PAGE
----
Scientists Are Set To Eliminate HIV And They’re Starting With South Africa


Yeah, you read right. HIV’s days are numbered, and the world is optimistic about welcoming a HIV free generation. Scientists are set to eliminate HIV once and for all, and they’ll be starting with South Africa.

 As culled from a National Institutes of Health (NIH) news release, a large-scale HIV vaccine trial will be launched in South Africa.

Speaking about this, Anthony S. Fauci, M.D., director of NIAID (National Institute of Allergy and Infectious Diseases) related that “a safe and effective HIV vaccine could help bring about a durable end to the HIV/AIDS pandemic and is particularly needed in southern Africa, where HIV is more pervasive than anywhere else in the world.”

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“For the first time in seven years” he said, “the scientific community is embarking on a large-scale clinical trial of an HIV vaccine, the product of years of study and experimentation.”

As related, an early-stage HIV vaccine clinical trial in South Africa showed that an investigational vaccine regimen is not only safe, but generates comparable response to those reported in a landmark 2009 study. Altogether, showing that a vaccine can protect people from HIV infection.

With that, NIAID and its partners decided to to advance the experimental HIV vaccine regimen into a large clinical trial.

Named HVTN 702, the large clinical trial of the experimental HIV vaccine is designed to determine whether the regimen is safe, tolerable and effective at preventing HIV infection among South African adults.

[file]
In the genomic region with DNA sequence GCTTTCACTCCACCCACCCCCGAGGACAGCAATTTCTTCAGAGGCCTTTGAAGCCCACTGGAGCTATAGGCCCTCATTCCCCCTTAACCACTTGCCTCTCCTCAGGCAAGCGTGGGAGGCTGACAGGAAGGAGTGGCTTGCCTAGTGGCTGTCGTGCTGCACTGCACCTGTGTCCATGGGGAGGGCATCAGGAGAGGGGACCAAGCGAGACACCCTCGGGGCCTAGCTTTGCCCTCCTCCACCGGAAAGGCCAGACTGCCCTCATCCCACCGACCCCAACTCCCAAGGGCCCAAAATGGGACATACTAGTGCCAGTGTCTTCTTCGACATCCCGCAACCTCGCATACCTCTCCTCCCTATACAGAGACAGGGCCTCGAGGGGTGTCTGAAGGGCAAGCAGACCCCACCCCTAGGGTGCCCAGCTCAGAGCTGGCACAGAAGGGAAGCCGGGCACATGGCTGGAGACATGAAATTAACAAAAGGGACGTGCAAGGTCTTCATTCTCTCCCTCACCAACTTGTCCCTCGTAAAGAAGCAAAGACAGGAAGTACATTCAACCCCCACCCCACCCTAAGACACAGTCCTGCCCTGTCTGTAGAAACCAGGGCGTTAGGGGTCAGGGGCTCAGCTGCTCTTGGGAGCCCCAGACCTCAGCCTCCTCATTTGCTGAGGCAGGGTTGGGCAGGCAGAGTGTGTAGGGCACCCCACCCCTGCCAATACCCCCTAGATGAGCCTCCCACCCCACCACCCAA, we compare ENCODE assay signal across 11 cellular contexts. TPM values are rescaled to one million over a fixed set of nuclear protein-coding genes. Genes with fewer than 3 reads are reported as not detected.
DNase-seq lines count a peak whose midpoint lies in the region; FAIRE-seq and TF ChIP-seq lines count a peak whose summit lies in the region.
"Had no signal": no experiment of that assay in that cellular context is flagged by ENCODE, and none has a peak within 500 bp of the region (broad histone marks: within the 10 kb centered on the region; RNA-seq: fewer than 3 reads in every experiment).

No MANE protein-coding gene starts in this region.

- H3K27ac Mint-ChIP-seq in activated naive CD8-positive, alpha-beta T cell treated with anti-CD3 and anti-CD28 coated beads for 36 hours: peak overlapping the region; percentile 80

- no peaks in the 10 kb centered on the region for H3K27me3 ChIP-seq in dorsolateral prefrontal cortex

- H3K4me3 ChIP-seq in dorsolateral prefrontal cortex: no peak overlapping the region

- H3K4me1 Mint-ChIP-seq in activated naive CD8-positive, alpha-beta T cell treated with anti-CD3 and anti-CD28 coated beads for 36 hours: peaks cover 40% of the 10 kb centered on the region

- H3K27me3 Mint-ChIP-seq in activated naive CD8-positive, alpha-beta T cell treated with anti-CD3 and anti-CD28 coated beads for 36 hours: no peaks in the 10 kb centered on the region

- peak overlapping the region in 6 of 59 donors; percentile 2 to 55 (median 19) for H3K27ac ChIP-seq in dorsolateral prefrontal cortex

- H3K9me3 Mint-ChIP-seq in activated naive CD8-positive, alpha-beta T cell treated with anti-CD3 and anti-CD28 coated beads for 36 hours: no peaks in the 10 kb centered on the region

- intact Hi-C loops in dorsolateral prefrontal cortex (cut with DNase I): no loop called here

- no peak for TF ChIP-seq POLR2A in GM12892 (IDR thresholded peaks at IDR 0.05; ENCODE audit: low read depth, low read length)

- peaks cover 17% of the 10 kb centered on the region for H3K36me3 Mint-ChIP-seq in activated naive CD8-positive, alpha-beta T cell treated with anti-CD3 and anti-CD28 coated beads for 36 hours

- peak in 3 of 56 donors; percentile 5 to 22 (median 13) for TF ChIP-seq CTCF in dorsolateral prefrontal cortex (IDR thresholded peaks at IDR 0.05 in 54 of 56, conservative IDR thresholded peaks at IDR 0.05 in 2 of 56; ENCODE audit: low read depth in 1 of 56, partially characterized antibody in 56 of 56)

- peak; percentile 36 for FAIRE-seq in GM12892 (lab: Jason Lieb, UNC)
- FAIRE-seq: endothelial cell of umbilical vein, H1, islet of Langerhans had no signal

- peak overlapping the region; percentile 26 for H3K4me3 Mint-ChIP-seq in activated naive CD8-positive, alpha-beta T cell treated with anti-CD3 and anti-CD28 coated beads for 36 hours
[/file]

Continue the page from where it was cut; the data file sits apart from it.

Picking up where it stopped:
Ultimately, the large clinical trial is meant to eliminate HIV and will commence November this year pending the approval of the regulatory body.

The trial will be led by Dr. Glenda Gray the president and chief executive officer of the South African Medical Research Council, research professor of pediatrics at the University of the Witwatersrand, Johannesburg, and a director of the Perinatal HIV Research Unit at Chris Hani Baragwanath Hospital in Soweto, South Africa.

Commenting, Gray said: “HVTN 702 will tell us whether the initial success observed in HVTN 100 will bear fruit in the form of a safe and effective HIV vaccine designed for the people of southern Africa.”

BuzzSouthAfrica learnt that all study participants will receive a total of five injections over one year. The volunteers will be randomly assigned to receive either the investigational vaccine regimen or a placebo.

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 Also, the safety of participants will be closely monitored throughout the trial, and participants will receive the standard of care for preventing HIV infection.

Study participants who are infected with HIV during the trial will be referred to local medical providers for care and treatment and will be counseled on how to reduce their risk of transmitting the virus.

Remember, the ultimate goal is to eliminate HIV. Think about a South Africa without HIV, you’ll see reasons to volunteer for this HIV clinical trial project.

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